A conic section that is tangent to all sides of
a triangle is called an inconic. Any trilinear equation of the form

(1)

where , , and
are functions of the side lengths , ,
and , is an inconic, and every inconic has
such an equation.

The lines connecting the vertices of a triangle and the corresponding contact points of an inconic are concurrent in a point known as the Brianchon
point of the inconic (Veblen and Young 1938, p. 111; Eddy and Fritsch 1994).
The inconic parameters are given simply in terms of the trilinear coordinates of the Brianchon point
as

(2)

Furthermore, the center of an inconic with parameters is the point

in which case the focus is the point which lies on the circumcircle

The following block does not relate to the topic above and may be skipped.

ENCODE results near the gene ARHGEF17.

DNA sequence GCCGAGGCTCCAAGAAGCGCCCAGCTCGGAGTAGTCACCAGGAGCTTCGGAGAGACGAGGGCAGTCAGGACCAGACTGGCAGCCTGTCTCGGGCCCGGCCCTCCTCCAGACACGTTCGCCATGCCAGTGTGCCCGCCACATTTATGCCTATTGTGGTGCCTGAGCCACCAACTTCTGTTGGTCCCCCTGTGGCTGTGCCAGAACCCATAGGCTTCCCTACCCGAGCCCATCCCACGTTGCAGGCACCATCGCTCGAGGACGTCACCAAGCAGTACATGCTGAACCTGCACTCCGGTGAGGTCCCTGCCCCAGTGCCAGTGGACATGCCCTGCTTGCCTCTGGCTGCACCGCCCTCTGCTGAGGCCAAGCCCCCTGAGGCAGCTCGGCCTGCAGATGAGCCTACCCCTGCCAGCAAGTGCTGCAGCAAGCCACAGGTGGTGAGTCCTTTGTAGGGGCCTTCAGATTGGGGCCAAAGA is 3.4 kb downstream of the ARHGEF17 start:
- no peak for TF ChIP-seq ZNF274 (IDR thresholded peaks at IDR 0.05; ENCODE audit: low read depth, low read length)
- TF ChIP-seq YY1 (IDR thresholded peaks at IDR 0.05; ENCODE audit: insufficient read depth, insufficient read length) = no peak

and the directrix passes through the orthocenter
(Smith 1894, p. 70; Eddy and Fritsch 1994; Kimberling 1998, p. 239).

Eddy, R. H. and Fritsch, R. "The Conics of Ludwig Kiepert: A Comprehensive Lesson in the Geometry of the Triangle." Math. Mag.67,
188-205, 1994.Kimberling, C. "Triangle Centers and Central Triangles."
Congr. Numer.129, 1-295, 1998.Smith, C. Geometrical
Conics. London: Macmillan, 1894.Veblen, O. and Young, J. W.
Projective
Geometry, 2 vols. Boston, MA: Ginn, 1938.